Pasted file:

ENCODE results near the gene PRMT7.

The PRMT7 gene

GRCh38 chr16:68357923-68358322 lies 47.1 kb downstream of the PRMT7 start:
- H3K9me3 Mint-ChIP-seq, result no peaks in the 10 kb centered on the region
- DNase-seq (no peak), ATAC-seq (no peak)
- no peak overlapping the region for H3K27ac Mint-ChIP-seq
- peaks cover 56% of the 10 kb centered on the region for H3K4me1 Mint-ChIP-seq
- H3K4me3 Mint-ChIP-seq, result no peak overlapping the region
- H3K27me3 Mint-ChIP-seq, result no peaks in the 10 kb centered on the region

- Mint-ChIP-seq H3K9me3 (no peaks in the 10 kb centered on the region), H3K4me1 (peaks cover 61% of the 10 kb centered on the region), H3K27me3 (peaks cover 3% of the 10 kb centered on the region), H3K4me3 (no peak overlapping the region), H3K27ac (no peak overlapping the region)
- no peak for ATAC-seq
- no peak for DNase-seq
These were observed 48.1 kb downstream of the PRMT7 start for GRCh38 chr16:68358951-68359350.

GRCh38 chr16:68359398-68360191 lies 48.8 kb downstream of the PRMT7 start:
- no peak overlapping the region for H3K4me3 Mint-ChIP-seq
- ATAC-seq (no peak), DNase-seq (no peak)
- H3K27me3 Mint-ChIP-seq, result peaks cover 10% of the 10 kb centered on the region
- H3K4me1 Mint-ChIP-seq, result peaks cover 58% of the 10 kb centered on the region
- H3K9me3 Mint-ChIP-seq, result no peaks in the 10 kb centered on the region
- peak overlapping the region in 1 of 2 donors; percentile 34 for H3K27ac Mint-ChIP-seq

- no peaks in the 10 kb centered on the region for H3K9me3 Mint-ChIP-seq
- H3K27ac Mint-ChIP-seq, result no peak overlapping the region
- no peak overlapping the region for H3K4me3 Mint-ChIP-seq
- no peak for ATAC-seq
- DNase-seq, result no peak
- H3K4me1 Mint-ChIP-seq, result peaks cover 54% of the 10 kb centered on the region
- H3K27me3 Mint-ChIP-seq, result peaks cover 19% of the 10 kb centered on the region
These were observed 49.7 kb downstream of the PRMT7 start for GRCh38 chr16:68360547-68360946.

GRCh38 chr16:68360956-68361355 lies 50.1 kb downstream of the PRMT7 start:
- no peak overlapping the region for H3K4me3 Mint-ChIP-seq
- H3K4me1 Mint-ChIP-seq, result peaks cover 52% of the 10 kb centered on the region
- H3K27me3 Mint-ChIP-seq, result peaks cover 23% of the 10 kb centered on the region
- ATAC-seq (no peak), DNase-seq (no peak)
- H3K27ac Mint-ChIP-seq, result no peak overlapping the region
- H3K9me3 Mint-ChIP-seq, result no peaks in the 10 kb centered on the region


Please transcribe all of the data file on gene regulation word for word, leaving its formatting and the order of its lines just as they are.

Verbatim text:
ENCODE results near the gene PRMT7.

The PRMT7 gene

GRCh38 chr16:68357923-68358322 lies 47.1 kb downstream of the PRMT7 start:
- H3K9me3 Mint-ChIP-seq, result no peaks in the 10 kb centered on the region
- DNase-seq (no peak), ATAC-seq (no peak)
- no peak overlapping the region for H3K27ac Mint-ChIP-seq
- peaks cover 56% of the 10 kb centered on the region for H3K4me1 Mint-ChIP-seq
- H3K4me3 Mint-ChIP-seq, result no peak overlapping the region
- H3K27me3 Mint-ChIP-seq, result no peaks in the 10 kb centered on the region

- Mint-ChIP-seq H3K9me3 (no peaks in the 10 kb centered on the region), H3K4me1 (peaks cover 61% of the 10 kb centered on the region), H3K27me3 (peaks cover 3% of the 10 kb centered on the region), H3K4me3 (no peak overlapping the region), H3K27ac (no peak overlapping the region)
- no peak for ATAC-seq
- no peak for DNase-seq
These were observed 48.1 kb downstream of the PRMT7 start for GRCh38 chr16:68358951-68359350.

GRCh38 chr16:68359398-68360191 lies 48.8 kb downstream of the PRMT7 start:
- no peak overlapping the region for H3K4me3 Mint-ChIP-seq
- ATAC-seq (no peak), DNase-seq (no peak)
- H3K27me3 Mint-ChIP-seq, result peaks cover 10% of the 10 kb centered on the region
- H3K4me1 Mint-ChIP-seq, result peaks cover 58% of the 10 kb centered on the region
- H3K9me3 Mint-ChIP-seq, result no peaks in the 10 kb centered on the region
- peak overlapping the region in 1 of 2 donors; percentile 34 for H3K27ac Mint-ChIP-seq

- no peaks in the 10 kb centered on the region for H3K9me3 Mint-ChIP-seq
- H3K27ac Mint-ChIP-seq, result no peak overlapping the region
- no peak overlapping the region for H3K4me3 Mint-ChIP-seq
- no peak for ATAC-seq
- DNase-seq, result no peak
- H3K4me1 Mint-ChIP-seq, result peaks cover 54% of the 10 kb centered on the region
- H3K27me3 Mint-ChIP-seq, result peaks cover 19% of the 10 kb centered on the region
These were observed 49.7 kb downstream of the PRMT7 start for GRCh38 chr16:68360547-68360946.

GRCh38 chr16:68360956-68361355 lies 50.1 kb downstream of the PRMT7 start:
- no peak overlapping the region for H3K4me3 Mint-ChIP-seq
- H3K4me1 Mint-ChIP-seq, result peaks cover 52% of the 10 kb centered on the region
- H3K27me3 Mint-ChIP-seq, result peaks cover 23% of the 10 kb centered on the region
- ATAC-seq (no peak), DNase-seq (no peak)
- H3K27ac Mint-ChIP-seq, result no peak overlapping the region
- H3K9me3 Mint-ChIP-seq, result no peaks in the 10 kb centered on the region